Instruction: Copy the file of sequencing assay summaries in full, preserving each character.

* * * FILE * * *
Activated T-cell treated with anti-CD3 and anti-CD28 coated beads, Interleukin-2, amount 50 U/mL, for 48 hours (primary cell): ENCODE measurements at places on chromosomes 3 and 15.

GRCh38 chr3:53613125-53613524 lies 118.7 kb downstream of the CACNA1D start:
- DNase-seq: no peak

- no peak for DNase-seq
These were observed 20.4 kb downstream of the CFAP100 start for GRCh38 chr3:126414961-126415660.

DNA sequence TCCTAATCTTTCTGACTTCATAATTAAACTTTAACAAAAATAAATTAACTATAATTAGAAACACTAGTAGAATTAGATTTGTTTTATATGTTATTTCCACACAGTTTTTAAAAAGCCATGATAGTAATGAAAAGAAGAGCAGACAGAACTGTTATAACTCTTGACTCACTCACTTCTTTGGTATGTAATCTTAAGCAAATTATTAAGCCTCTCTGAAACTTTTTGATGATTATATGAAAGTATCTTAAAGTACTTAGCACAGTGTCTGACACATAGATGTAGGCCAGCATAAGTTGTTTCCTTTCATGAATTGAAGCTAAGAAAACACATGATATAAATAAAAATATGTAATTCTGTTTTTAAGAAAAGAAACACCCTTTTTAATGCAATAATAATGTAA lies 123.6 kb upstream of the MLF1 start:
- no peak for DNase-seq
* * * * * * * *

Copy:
Activated T-cell treated with anti-CD3 and anti-CD28 coated beads, Interleukin-2, amount 50 U/mL, for 48 hours (primary cell): ENCODE measurements at places on chromosomes 3 and 15.

GRCh38 chr3:53613125-53613524 lies 118.7 kb downstream of the CACNA1D start:
- DNase-seq: no peak

- no peak for DNase-seq
These were observed 20.4 kb downstream of the CFAP100 start for GRCh38 chr3:126414961-126415660.

DNA sequence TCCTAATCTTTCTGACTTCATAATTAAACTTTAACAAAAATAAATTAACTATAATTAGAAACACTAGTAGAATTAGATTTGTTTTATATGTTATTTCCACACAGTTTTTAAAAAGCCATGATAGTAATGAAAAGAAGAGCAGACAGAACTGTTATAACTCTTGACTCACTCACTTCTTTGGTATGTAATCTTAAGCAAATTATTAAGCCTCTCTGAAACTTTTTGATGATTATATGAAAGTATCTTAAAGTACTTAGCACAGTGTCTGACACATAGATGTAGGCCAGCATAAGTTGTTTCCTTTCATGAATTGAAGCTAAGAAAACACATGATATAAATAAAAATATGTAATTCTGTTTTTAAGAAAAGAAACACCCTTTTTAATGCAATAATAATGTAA lies 123.6 kb upstream of the MLF1 start:
- no peak for DNase-seq